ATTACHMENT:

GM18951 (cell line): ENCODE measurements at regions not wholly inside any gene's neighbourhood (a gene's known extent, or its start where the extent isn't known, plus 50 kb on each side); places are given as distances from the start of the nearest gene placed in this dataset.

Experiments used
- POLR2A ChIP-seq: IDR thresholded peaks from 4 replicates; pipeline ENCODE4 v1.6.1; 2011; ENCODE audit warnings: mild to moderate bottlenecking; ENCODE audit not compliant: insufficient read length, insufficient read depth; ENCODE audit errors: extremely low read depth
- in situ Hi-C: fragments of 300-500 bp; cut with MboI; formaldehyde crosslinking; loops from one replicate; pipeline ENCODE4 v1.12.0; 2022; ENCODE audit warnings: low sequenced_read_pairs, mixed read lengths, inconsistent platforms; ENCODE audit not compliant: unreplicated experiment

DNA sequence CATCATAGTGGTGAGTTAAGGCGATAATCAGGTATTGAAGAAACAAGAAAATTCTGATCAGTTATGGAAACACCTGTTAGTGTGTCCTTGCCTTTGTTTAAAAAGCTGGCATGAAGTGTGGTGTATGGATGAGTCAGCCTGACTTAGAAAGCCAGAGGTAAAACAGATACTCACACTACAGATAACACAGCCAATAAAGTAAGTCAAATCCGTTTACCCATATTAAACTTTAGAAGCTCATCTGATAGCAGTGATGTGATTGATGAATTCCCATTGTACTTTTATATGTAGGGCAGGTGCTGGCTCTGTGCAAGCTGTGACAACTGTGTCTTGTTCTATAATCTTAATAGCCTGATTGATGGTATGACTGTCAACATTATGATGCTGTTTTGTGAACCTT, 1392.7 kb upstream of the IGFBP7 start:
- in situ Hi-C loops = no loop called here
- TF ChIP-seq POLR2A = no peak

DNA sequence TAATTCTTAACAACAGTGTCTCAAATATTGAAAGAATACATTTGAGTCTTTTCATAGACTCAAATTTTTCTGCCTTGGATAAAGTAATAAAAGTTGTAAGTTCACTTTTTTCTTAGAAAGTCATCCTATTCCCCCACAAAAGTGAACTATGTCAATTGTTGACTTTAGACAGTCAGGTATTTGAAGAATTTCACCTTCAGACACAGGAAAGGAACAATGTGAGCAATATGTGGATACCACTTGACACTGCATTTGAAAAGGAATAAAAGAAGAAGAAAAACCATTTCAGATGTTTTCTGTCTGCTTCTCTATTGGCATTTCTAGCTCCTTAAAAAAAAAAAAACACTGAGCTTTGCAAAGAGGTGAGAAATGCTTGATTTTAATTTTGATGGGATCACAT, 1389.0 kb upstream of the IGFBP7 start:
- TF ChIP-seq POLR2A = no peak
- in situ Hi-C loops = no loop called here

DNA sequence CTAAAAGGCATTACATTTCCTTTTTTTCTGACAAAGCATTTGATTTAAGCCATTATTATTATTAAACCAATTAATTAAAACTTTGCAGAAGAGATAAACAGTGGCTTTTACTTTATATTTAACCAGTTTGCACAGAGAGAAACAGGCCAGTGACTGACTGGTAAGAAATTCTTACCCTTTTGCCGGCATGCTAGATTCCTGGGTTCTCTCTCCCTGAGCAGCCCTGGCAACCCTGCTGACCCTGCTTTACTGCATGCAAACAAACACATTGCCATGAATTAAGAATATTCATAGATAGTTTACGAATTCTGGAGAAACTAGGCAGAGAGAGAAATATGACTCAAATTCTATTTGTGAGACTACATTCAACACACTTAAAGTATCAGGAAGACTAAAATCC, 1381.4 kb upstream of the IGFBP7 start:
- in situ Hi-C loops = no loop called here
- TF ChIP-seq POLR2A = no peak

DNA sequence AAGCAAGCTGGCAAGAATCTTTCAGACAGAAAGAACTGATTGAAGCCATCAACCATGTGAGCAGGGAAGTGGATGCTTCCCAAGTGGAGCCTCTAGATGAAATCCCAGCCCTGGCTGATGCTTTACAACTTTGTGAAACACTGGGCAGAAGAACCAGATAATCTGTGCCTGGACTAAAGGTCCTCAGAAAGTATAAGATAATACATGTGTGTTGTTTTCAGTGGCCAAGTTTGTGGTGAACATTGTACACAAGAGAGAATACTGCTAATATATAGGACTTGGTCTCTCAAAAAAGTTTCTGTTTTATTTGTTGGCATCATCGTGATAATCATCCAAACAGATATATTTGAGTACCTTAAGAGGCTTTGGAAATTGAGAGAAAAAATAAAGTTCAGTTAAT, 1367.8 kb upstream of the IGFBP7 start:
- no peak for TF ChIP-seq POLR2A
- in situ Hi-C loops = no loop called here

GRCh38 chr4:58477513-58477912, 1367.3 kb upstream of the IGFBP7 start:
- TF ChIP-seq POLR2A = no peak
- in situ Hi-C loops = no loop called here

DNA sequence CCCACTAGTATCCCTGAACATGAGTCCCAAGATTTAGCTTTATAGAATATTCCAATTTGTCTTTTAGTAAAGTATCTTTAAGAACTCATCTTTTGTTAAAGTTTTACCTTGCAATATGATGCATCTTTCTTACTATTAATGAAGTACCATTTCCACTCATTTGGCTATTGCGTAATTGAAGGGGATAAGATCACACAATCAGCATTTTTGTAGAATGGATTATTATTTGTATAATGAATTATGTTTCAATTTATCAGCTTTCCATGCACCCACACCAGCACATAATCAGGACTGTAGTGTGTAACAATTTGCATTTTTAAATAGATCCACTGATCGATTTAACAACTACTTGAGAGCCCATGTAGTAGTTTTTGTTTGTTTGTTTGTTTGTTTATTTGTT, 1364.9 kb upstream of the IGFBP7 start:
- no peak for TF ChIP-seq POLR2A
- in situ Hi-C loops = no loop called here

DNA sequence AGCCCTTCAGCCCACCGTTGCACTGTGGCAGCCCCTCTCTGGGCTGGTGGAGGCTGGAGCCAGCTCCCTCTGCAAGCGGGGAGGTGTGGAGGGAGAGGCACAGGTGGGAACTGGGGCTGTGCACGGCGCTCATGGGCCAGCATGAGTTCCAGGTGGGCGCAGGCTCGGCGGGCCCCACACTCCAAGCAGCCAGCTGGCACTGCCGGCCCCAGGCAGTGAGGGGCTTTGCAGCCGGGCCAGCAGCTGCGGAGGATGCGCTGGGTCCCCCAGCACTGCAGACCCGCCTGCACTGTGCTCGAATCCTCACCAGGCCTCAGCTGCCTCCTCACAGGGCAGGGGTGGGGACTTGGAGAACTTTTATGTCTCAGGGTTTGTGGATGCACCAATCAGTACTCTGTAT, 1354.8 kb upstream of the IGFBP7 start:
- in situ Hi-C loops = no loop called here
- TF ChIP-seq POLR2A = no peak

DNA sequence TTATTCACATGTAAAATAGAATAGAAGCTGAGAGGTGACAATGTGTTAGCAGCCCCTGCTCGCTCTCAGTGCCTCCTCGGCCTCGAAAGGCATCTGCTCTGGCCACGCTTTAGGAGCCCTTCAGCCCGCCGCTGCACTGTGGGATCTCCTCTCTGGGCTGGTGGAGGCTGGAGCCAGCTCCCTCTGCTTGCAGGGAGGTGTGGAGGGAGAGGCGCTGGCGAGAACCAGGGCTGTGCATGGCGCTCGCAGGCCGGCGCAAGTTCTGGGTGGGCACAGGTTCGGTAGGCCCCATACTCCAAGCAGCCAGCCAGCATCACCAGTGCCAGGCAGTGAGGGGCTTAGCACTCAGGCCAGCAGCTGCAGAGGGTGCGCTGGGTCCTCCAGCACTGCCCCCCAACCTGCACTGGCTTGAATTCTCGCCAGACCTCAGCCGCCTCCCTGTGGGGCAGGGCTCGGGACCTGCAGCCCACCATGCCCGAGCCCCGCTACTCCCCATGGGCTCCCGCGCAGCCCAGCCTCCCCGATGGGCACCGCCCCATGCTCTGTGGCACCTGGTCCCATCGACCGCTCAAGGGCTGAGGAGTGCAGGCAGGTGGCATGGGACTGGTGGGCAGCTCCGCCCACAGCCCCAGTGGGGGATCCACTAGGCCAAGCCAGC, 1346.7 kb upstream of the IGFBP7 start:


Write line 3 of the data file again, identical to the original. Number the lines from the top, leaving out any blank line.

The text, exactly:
- POLR2A ChIP-seq: IDR thresholded peaks from 4 replicates; pipeline ENCODE4 v1.6.1; 2011; ENCODE audit warnings: mild to moderate bottlenecking; ENCODE audit not compliant: insufficient read length, insufficient read depth; ENCODE audit errors: extremely low read depth